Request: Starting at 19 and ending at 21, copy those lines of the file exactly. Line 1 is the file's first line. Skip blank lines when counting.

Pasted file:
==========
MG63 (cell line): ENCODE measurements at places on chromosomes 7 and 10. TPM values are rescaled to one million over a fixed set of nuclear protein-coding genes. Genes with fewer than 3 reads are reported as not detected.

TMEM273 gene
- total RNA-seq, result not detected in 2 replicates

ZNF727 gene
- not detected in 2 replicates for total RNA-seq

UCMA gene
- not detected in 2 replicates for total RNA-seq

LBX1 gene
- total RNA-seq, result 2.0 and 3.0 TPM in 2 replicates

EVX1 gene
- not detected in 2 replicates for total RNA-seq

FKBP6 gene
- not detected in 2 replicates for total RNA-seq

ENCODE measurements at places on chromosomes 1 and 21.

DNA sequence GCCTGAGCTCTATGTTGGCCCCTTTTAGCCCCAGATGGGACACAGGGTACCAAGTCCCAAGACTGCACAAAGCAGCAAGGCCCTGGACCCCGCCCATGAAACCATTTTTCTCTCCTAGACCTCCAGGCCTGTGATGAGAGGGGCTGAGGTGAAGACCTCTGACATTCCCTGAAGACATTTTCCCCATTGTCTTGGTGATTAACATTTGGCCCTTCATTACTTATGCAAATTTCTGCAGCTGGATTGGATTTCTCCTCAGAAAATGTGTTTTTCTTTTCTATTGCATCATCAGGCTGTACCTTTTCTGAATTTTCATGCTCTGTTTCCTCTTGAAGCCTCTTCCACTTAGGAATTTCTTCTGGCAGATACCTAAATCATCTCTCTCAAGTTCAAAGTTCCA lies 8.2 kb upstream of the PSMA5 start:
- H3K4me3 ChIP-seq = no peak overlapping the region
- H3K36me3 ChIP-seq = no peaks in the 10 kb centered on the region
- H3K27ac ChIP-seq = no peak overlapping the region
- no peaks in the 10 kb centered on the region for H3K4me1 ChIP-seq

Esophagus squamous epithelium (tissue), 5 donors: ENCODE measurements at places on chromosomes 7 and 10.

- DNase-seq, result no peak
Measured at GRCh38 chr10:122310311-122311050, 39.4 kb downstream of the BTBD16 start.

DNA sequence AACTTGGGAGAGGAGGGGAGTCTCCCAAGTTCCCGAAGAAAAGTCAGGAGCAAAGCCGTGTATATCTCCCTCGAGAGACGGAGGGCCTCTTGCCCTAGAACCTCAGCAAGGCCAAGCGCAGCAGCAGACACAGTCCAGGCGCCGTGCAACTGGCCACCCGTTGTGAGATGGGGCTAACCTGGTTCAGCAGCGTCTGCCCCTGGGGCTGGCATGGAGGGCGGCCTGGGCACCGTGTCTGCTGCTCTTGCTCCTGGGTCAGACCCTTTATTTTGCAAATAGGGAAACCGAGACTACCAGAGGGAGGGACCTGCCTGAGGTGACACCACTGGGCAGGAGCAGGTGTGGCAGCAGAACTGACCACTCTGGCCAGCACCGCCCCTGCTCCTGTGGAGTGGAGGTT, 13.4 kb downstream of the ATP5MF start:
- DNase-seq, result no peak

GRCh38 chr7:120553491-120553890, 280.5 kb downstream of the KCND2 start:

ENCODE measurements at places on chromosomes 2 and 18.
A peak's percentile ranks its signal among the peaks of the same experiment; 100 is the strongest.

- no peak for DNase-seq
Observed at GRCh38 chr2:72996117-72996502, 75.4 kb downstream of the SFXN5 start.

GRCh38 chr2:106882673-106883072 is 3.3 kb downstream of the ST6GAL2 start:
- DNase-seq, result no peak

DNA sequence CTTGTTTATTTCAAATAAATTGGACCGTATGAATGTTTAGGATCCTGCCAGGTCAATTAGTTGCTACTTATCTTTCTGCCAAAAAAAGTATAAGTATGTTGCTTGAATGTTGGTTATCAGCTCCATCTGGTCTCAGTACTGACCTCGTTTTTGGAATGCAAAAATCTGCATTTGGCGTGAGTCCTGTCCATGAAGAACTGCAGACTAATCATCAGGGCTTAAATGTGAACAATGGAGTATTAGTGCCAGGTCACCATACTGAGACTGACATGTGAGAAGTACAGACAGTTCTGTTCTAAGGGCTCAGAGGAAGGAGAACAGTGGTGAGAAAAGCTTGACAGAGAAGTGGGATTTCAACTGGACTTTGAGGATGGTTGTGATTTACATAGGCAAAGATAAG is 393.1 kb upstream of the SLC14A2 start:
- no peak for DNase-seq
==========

- no peaks in the 10 kb centered on the region for H3K4me1 ChIP-seq

Esophagus squamous epithelium (tissue), 5 donors: ENCODE measurements at places on chromosomes 7 and 10.

- DNase-seq, result no peak